Department of Political Science

Viola Burau

The making of local hospital discharge arrangements: specifying the role of professional groups

Research output: Contribution to journal/Conference contribution in journal/Contribution to newspaperJournal articleResearchpeer-review

Timely discharge is a key component of contemporary hospital governance and raises questions about how to move to more explicit discharge arrangements. Although associated organisational changes closely intersect with professional interests, there are relatively few studies in the literature on hospital discharge that explicitly examine the role of professional groups. Recent contributions to the literature on organisational studies of the professions help to specify how professional groups in hospitals contribute to the introduction and routinisation of discharge arrangements. This study builds on a view of organisational and professional projects as closely intertwined, where professionals take up organising roles and where organisations shape professionalism.

The analysis is based on a case study of the introduction and routinisation of explicit discharge arrangements for patients with prostate cancer in two hospitals in Denmark. This represents a typical case that involves changes in professional practice without being first and foremost a professional project. The multiple case design also makes the findings more robust. The analysis draws from 12 focus groups with doctors, nurses and secretaries conducted at two different stages in the process of the making of the local discharge arrangements.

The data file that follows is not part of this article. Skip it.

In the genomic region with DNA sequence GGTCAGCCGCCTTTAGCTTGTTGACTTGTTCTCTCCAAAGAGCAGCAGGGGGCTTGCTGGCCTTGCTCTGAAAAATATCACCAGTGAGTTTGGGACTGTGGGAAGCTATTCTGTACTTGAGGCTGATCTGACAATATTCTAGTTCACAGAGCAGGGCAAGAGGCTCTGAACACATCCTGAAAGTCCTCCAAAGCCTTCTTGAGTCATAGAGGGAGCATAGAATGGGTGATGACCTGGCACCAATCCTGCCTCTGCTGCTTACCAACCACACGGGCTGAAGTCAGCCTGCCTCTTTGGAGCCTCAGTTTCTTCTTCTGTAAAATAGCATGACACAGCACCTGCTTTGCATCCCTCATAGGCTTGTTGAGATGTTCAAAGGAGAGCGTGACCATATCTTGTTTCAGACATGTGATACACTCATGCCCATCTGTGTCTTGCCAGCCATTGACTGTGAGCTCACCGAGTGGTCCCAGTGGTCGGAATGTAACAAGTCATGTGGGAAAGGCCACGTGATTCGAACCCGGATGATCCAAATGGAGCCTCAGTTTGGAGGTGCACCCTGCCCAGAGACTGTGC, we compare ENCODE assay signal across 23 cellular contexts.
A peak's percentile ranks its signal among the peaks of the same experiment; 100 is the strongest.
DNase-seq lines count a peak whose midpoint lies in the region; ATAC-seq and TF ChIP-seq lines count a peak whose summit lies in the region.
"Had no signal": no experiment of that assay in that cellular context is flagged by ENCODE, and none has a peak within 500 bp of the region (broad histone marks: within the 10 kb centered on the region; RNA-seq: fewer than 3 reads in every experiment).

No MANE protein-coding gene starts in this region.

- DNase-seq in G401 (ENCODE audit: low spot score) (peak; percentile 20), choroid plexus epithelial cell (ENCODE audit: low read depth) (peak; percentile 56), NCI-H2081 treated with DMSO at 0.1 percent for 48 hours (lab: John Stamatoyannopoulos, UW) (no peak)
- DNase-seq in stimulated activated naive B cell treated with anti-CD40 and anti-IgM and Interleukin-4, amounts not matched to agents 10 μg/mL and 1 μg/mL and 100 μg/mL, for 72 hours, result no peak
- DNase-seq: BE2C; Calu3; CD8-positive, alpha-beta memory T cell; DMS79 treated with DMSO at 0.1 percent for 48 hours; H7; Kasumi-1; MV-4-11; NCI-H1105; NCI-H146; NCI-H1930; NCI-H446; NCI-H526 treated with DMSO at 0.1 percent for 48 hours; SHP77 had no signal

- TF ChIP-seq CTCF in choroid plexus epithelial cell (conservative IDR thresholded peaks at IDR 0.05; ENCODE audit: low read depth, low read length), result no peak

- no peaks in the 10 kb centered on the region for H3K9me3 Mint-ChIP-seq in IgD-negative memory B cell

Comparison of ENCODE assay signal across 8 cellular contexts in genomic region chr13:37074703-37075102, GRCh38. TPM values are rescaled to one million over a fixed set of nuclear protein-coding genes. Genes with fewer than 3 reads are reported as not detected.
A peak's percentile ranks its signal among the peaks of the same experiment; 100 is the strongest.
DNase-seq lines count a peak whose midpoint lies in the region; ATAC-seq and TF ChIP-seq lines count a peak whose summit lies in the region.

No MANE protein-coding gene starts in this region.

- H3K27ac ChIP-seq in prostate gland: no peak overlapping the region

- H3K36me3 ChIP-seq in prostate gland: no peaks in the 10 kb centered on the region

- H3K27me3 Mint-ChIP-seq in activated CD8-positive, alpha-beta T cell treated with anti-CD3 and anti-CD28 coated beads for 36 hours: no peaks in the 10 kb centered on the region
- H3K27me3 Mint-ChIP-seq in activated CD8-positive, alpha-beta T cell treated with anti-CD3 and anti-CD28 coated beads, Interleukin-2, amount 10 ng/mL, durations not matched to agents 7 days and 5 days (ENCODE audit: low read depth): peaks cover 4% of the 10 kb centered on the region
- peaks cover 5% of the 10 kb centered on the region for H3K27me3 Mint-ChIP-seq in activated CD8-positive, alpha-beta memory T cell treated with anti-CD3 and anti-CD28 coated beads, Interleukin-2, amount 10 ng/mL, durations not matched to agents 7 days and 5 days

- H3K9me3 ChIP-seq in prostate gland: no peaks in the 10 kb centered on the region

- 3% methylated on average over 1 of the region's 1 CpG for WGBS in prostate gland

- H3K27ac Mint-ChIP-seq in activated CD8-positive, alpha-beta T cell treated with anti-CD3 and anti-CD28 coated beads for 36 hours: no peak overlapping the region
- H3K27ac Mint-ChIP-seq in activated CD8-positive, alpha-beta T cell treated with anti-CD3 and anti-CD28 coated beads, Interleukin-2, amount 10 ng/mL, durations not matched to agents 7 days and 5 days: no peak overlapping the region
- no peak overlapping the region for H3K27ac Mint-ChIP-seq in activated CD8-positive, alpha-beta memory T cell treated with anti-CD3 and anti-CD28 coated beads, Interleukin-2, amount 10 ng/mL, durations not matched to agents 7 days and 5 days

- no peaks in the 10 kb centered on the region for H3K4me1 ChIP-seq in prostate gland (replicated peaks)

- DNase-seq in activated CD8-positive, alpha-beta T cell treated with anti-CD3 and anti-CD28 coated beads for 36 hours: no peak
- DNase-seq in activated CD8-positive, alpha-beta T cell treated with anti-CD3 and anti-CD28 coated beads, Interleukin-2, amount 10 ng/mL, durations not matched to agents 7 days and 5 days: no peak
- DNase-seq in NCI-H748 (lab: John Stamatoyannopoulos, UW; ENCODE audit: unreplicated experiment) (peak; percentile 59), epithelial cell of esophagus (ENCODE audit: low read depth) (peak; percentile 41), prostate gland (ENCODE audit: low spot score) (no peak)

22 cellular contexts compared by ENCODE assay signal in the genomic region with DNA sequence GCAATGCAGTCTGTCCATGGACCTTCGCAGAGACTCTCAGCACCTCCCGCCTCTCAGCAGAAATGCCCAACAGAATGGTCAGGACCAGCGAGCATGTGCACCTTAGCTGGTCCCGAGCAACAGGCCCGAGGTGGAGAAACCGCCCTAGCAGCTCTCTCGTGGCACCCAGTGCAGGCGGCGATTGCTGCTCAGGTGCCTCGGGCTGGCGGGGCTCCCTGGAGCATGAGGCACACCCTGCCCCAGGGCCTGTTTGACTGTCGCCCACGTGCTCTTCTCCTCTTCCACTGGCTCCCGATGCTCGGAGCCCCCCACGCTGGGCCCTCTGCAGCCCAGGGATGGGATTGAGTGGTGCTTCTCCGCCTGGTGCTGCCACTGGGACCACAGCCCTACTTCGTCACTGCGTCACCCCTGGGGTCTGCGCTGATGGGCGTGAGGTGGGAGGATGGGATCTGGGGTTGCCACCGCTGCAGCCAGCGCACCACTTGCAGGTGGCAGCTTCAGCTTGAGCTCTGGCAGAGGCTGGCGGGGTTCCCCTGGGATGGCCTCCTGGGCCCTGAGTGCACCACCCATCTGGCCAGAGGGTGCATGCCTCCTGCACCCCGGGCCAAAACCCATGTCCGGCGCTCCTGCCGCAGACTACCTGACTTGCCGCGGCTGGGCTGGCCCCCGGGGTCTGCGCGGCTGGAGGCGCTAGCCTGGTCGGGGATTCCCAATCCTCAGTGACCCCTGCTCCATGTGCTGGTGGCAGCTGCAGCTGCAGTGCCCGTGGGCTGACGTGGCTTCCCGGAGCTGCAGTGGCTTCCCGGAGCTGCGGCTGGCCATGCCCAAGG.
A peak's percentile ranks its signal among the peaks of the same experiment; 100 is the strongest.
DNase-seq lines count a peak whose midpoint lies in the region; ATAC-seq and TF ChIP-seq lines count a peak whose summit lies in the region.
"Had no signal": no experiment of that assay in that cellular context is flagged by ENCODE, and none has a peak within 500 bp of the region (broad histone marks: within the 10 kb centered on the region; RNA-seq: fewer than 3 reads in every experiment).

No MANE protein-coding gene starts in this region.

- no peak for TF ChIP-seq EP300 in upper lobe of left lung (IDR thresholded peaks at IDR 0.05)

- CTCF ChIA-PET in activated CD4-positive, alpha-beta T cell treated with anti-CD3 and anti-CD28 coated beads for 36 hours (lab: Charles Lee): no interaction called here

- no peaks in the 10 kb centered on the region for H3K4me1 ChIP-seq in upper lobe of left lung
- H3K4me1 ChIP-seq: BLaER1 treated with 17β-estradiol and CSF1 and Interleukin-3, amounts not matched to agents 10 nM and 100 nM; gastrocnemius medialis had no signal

From the analysis, two distinct local models of discharge arrangements that connect more or less directly to existing professional practice emerge: an ‘add-on’ model, which relies on extra resources, special activities and enforced change; and an ‘embedded model’, which builds on existing ways of working, current resources, and perspectives of professional groups. The two models reveal differences in the roles of professional groups in terms of their stakes and involvement in the process of organisational change: whereas in the ‘add on’ model the professional groups remain at a distance, in the ‘embedded model’ they are closely engaged.

In terms of understanding the making of hospital discharge arrangements, the study contributes two sets of insights into the specific roles of professional groups. First, professional interests are an important driver for health professionals to engage in adapting discharge arrangements; and second, professional practice offers a powerful lever for turning new discharge arrangements into organisational routines.
Original languageEnglish
Article number305
JournalBMC Health Services Research
Number of pages12
Publication statusPublished - 2015

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